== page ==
W3C home > Mailing lists > Public > public-opentag@w3.org > April 2012

Re: how to refer to a user

From: Marcos Caceres <w3c@marcosc.com>
Date: Wed, 25 Apr 2012 12:01:31 +0100
To: Michiel de Jong <michiel@unhosted.org>
Cc: public-opentag@w3.org
Message-ID: <8B13D3735E73435D86752468DA06C0A9@marcosc.com>

On Tuesday, 24 April 2012 at 23:32, Michiel de Jong wrote:

> Thanks for opening this community group! I have a question right away:
> how should we refer to a user?
> I consider 5 ways to do this (this is a cross-post from last week on
> the 'unhosted web apps' mailing list:
> human-readable ways to refer to a user:
> -----
> H1- by their user address (user@host)
> H2- with a non-unique description, e.g. avatar + first name + last name
> machine-readable ways to refer to a user:
> ----
> M1- by dereferencing a document about that user, e.g. http://host/user.html*
> M2- by dereferencing an interface to that user, e.g. mailto:user@host*
> M3- as the user herself is not "on" the web, simply don't refer to it.
> refer instead to her interfaces (e.g. her email address) and documents
> about her (e.g. her webfinger profile)
> M4- the w3c way (this is a bit complicated and inconsistent, but i'll
> explain it below)
> I think when we ask a user to identify themselves, it should always be
> done in way H1. If we ask a user to identify another user, it can be
> done in way H1 or H2. If we want to display a reference to a user,
> then it can be done with (a combination of) H1 and H2.
> I when referring to a user in a machine-readable document, the obvious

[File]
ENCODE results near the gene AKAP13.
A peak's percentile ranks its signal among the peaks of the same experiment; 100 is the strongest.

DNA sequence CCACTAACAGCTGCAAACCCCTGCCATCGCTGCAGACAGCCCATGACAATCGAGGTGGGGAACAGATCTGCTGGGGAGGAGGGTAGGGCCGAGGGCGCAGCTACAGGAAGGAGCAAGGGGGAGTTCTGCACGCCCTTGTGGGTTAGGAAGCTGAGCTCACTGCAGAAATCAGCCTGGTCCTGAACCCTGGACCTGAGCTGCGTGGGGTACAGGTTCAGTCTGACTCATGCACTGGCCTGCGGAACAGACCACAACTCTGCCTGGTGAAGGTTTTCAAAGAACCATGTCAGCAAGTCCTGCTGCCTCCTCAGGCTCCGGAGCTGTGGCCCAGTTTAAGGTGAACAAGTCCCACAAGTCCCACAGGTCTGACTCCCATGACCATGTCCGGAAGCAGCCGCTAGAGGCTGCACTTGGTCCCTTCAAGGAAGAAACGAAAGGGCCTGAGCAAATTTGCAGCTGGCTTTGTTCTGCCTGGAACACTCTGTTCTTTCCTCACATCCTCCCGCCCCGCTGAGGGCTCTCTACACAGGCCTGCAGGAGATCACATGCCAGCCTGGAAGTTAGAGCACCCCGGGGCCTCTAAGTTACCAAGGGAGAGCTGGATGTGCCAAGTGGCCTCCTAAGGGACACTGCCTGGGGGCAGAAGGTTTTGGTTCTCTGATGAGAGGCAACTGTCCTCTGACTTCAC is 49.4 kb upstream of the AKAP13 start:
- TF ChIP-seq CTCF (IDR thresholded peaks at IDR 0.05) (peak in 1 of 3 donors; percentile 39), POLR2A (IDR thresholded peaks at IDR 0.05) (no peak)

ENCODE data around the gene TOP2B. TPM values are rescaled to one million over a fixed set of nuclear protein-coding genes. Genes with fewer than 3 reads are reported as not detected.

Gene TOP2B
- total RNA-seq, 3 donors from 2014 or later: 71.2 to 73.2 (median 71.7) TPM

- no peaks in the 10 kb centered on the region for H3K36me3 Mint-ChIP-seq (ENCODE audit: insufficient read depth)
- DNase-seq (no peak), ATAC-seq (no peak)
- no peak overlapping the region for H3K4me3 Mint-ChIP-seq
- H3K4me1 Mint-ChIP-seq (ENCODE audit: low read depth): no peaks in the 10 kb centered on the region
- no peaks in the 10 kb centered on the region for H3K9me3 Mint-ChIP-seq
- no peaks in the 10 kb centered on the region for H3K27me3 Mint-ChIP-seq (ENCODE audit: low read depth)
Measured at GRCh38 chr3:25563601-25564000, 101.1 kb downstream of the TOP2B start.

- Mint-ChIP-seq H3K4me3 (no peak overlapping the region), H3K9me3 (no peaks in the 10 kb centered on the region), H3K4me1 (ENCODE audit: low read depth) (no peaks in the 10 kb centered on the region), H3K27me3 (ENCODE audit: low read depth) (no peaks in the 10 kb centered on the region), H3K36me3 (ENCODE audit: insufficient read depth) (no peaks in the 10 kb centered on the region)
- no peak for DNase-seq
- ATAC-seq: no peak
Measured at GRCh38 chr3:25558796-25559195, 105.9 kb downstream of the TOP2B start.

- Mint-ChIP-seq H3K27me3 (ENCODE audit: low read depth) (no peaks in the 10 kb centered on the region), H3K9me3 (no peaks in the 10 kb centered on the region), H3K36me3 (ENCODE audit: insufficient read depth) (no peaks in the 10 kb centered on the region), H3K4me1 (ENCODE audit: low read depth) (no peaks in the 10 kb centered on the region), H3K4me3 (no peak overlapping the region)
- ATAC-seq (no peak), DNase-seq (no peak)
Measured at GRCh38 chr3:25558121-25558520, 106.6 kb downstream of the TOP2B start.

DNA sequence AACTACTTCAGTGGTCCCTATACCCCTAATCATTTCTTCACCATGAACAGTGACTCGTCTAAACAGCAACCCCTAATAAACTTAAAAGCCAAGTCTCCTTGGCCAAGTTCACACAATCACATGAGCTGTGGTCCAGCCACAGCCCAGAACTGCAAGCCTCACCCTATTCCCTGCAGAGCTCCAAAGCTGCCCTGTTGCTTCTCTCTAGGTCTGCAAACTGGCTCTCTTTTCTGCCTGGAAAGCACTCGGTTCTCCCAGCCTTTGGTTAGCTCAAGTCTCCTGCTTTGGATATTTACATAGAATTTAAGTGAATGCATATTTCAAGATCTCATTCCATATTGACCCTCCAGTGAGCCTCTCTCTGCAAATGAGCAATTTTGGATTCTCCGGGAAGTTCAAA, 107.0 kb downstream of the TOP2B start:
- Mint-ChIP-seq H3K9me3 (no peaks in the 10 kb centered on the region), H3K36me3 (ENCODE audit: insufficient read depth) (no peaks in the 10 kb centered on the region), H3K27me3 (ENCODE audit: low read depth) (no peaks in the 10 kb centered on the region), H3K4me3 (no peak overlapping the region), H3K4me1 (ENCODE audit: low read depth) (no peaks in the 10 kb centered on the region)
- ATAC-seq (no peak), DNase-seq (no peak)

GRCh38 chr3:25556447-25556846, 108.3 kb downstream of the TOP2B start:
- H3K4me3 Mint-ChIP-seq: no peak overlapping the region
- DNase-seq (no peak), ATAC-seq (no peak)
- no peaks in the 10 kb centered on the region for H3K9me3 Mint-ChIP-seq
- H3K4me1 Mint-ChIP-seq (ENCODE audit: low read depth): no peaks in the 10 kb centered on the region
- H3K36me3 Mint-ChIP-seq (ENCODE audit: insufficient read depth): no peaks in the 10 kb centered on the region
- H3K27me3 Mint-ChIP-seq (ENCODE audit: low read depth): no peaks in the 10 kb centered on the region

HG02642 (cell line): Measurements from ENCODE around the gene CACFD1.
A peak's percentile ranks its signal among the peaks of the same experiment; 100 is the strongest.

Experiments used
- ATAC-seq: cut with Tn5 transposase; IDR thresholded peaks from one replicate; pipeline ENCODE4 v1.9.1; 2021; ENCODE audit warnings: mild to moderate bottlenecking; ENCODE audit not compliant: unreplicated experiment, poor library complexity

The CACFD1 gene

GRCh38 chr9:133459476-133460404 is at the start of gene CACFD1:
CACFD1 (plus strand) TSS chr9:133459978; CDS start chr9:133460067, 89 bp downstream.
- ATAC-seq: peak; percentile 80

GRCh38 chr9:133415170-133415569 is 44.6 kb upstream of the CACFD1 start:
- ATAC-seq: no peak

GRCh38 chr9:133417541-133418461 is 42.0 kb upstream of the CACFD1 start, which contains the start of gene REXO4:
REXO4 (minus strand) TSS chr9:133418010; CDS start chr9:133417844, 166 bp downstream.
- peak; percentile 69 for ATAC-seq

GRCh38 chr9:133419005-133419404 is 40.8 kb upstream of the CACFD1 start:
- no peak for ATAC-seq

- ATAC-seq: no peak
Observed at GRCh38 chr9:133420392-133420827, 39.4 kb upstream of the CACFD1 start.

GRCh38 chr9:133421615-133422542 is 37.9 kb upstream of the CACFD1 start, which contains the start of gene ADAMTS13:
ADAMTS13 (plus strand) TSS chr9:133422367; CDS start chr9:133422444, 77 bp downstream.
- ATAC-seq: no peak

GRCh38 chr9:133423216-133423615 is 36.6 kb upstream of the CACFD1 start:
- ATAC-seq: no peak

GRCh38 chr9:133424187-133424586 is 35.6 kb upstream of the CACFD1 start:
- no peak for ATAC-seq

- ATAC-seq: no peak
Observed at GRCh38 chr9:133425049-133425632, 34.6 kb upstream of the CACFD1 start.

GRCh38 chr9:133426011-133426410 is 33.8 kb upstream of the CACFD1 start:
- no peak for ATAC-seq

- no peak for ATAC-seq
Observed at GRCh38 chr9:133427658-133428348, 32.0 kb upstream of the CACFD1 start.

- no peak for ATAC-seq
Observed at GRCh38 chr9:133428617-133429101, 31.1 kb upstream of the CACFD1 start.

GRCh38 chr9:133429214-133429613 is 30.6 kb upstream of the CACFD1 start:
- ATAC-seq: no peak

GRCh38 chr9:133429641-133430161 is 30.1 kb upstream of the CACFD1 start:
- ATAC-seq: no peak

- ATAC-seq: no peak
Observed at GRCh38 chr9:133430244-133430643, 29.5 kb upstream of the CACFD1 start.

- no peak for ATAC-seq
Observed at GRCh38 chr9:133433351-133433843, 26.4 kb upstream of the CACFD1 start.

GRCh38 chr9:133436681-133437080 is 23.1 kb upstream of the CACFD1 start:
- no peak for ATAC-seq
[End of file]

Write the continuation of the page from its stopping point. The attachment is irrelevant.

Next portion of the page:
> way to do it would be M1, M2 or M3. A machine can treat an email
> address as if it were just a magical thing. A human is probably
> incapable of thinking about an email address without thinking about
> the user behind it, so that's why i put M3 only under the
> machine-readable options and not under the human-readable ones.
> The w3c way is a variation on M3, with the following modifications:
> - instead of saying that when we say mailto:user@host we are talking
> about an email address, we have to interpret the context. If an email
> address fits into the context, then it refers to the email address. if
> a user fits in the context, then it refers to the user owning the
> email address. If both would fit then it breaks. (this can happen for
> instance if you talk about the colour of a building. you might be
> talking about the colour of the web page that describes the building.
> - all interfaces (mailto:, xmpp:, tel:, etcetera) are allowed, but
> http and https addresses are only allowed if they point to fragments
> of documents, not if they point to whole documents. So if you see a
> URN with no '#' symbol in it, then you can be sure that it refers to
> the document. If there /is/ a '#' in it, then it might refer to either
> the document or to the thing described by the document.
> Especially the third special rule seems very random to me.
> I find the w3c way of referring to a thing crazy and wrong, and I
> think it's holding back the web. I think a lot of people agree with
> this. M1 and M2 are probably not going to get a lot of adoption, since
> pointers are hard to understand. So we can use M3, which means instead
> of:
> user == 'mailto:user@host*'
> we say:
> userContactMethods == ['mailto:user@host']
> and:
> userDescriptions == ['http://host/~user/foaf.json#me']
> I think this is called the fenomenological approach to metaphysics. It
> avoid incorrect statements like user ==
> 'http://host/~user/foaf.json#me' and also avoids scary dereferencing
> of pointers. This is for machine-readable references to a user. For
> human-readable ones, we just use user addresses, and imprecise things
> like first + last name.

I guess it depends one the context and application (sometimes I might not want to give you my email for privacy reasons), but the above makes sense to me.  

Marcos Caceres
Received on Wednesday, 25 April 2012 11:01:59 UTC

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